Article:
In what appears to be the largest worksite enforcement raid under the current administration, ICE arrested 97 immigrants at a meatpacking plant in Tennessee. Eighty-six of the people apprehended were arrested on immigration charges. According to reports, ICE has detained 54 individuals.

This ICE raid follows the arrest of 21 individuals during a nationwide ICE operation in January targeting 7-Eleven franchises.

The raid at Southeastern Provision in Tennessee was a joint operation involving ICE, the IRS, and the Tennessee Highway Patrol. Federal and state charges against the company include failure to comply with Tennessee’s E-Verify requirements, and the family-run business also is being investigated for tax charges, as well as immigration charges. The investigation began when bank employees reported Southeastern Provision had been making weekly withdrawals of large sums of cash since 2008 ($25 million in total). In a federal affidavit, it is alleged that the company hired undocumented workers, paid them in cash, and made them work in harsh conditions with long hours for which they were not properly compensated.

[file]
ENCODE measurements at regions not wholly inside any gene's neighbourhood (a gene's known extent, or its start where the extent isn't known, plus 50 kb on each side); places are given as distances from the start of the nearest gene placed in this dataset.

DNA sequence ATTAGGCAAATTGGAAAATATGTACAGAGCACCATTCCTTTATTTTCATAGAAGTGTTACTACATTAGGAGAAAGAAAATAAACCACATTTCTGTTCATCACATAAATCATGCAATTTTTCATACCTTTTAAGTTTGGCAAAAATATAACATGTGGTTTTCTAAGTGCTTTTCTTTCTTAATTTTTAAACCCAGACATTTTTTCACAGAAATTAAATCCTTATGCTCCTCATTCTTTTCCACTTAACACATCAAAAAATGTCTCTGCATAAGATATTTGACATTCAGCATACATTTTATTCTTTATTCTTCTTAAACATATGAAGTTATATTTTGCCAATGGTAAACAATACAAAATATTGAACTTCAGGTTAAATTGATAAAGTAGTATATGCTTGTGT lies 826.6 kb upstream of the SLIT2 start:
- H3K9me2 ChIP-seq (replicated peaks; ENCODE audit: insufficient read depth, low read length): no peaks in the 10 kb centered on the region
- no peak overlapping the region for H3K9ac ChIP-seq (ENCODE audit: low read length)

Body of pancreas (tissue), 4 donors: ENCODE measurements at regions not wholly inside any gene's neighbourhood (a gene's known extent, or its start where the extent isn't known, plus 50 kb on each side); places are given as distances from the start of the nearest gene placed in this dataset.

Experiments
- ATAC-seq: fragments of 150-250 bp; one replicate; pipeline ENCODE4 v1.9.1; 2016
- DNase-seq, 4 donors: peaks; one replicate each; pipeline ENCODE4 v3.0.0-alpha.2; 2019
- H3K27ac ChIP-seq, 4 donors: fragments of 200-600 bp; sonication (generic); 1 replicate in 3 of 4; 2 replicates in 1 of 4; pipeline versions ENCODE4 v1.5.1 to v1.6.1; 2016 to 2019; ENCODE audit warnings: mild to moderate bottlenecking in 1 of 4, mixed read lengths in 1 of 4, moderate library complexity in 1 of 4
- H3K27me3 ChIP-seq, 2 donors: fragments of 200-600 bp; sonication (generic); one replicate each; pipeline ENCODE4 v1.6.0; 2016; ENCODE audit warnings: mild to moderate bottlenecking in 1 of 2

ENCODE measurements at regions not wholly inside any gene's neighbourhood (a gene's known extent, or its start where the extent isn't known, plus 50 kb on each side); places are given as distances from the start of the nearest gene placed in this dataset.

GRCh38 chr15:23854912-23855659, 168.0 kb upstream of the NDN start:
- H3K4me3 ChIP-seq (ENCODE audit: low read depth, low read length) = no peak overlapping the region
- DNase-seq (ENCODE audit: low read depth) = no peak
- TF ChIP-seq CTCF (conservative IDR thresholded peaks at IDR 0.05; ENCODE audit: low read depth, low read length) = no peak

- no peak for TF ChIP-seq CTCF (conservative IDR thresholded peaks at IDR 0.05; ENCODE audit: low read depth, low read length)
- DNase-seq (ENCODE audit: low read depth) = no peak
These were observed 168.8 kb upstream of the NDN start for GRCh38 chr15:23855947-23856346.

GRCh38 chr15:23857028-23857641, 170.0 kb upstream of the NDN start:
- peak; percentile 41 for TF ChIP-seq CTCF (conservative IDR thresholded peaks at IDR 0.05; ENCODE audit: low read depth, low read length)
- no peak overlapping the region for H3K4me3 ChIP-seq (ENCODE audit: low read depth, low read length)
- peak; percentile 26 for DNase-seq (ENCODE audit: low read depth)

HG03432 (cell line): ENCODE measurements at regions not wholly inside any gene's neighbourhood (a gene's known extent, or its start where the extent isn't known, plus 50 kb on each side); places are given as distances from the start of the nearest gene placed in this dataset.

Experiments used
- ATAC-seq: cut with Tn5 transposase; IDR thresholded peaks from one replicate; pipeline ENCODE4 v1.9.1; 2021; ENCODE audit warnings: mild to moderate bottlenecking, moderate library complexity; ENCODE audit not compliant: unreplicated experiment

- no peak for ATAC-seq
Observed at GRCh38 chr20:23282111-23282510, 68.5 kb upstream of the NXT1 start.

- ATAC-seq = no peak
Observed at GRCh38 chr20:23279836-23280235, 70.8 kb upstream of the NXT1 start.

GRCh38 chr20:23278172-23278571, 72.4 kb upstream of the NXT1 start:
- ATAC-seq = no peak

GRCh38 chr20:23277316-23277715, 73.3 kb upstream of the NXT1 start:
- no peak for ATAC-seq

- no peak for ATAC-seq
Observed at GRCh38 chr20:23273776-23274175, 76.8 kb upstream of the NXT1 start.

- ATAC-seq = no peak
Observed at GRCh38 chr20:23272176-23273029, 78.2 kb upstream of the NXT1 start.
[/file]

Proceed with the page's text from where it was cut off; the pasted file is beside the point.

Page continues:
Company managers have not yet been charged, but it appears that the various agencies involved are executing search warrants to gather evidence. IRS enters into information agreements with federal and state authorities and banks have an obligation to report large cash transactions ($10,000 or more a day) under the Bank Secrecy Act, an anti-money-laundering law.

Religious leaders in the community have been critical of the raid. Bishop Richard Stika said in a statement, “The arrests of workers and undocumented immigrants in East Tennessee this week has placed an unnecessary stress on vulnerable families that have, in many ways, become victims in a much larger story.”

An ICE raid implicates potential civil and criminal charges and, therefore, it is essential to consult with counsel on these matters